The country's economic and political future largely depends on improving the quality of life and the productivity of kids in places like Bihar. With this
in mind, in 2009 the country passed a right to education law, which, for the first time, gave children from ages 6 to 14 the right to a "free and compulsory elementary education at a neighborhood school," meaning a school within
a couple of miles of their home. School buildings went up across the country, and the free lunch program became an important incentive for getting
impoverished children to show up.
Bihar is one of the main target areas for the reforms. The state is one of India's poorest and also one of its most populous. Indian census numbers show
Bihar's population is exploding, with a growth rate of 25 percent. There were 19 million children under the age of 6 in 2011, or 18 percent of the
population, and nearly all of them live in rural areas.
In addition to free lunch, girls in rural areas of the state are also given bicycles to further boost the
likelihood that they'll come to school. (The female literacy rate in Bihar was just 46 percent in 2011, according to the Indian census.)
The reforms are making a difference, local officials and education advocates say. In Bihar, "almost 50 percent of students drop out before fifth grade,"
said Singh. "But before, they didn't even enroll." The
2012 Annual Status of Education Report
(ASER), an Indian NGO, found that just 4 percent of the state's children were out of school. In 2005, it was nearly 14 percent.
There is still a long way to go before India reaches the fairly modest goals of the new law, though. As the poisonings and the flimsy school building in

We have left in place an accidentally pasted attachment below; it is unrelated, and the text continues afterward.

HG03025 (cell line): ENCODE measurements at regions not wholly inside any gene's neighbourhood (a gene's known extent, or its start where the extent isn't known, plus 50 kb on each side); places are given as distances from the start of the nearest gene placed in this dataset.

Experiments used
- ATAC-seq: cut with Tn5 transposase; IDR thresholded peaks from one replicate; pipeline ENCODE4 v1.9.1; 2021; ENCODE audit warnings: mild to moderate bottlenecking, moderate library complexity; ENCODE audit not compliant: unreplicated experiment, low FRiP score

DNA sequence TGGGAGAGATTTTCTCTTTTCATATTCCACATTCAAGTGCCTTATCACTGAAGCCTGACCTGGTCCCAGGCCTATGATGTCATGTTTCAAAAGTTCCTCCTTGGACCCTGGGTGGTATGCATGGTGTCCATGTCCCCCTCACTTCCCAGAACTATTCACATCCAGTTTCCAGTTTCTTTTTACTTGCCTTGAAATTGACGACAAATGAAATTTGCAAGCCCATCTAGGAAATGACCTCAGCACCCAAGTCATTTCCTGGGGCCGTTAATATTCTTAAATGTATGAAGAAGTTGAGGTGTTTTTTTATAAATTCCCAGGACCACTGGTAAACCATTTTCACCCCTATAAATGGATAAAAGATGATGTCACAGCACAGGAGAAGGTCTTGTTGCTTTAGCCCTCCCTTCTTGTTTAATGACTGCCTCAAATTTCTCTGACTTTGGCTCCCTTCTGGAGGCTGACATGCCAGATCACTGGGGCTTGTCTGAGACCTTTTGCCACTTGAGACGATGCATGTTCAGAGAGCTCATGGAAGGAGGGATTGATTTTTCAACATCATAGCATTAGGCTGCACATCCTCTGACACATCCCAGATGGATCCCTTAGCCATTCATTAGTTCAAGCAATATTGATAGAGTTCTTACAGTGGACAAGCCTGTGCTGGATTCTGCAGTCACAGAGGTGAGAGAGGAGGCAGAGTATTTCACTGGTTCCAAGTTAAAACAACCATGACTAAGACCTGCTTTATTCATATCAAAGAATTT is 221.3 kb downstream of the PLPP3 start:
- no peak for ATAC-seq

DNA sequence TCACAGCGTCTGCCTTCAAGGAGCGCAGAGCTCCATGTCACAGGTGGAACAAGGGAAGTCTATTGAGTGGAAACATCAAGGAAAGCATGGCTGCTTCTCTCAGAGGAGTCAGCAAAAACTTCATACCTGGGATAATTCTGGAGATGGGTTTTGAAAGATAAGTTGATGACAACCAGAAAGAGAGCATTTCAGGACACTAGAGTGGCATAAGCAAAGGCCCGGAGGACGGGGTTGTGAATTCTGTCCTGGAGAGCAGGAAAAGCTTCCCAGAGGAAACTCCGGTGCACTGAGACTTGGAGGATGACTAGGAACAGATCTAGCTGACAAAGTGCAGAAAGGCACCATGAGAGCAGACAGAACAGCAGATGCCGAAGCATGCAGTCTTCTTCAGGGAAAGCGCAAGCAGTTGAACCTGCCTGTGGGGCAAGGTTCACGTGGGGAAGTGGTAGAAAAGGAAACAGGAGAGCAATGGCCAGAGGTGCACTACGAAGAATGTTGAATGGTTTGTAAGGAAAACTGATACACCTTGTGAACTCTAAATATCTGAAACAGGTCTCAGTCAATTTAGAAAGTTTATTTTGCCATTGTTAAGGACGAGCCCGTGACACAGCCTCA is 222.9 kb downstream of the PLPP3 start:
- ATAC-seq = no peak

Bihar show, the school system is still struggling to ensure basic safety, meaning quality often takes a back seat. ASER found that just 43 percent of rural schools
were meeting the law's requirements for student-pupil ratios--two trained teachers per 60 students. Even when schools have enough teachers, those teachers
. In Bihar, the report found that 16 percent of students in
the equivalent of third grade couldn't recognize letters. A third could read their letters, but couldn't read words. Eleven percent of these students
couldn't recognize the numbers one through nine, and a third couldn't recognize numbers higher than 10.
In addition to its goals for improving elementary and secondary education, India has ambitious plans for its higher education sector. Bihar is experiencing a building boom of new universities and colleges, including plans
a new international university meant to draw students and faculty from around the world
While I was in Bihar, visiting new state-of-the-art facilities and talking to optimistic administrators, I talked to others who wondered, "Who will go to
these schools?" Given the still dire situation in the elementary grades, it remains, two years later, a very good question.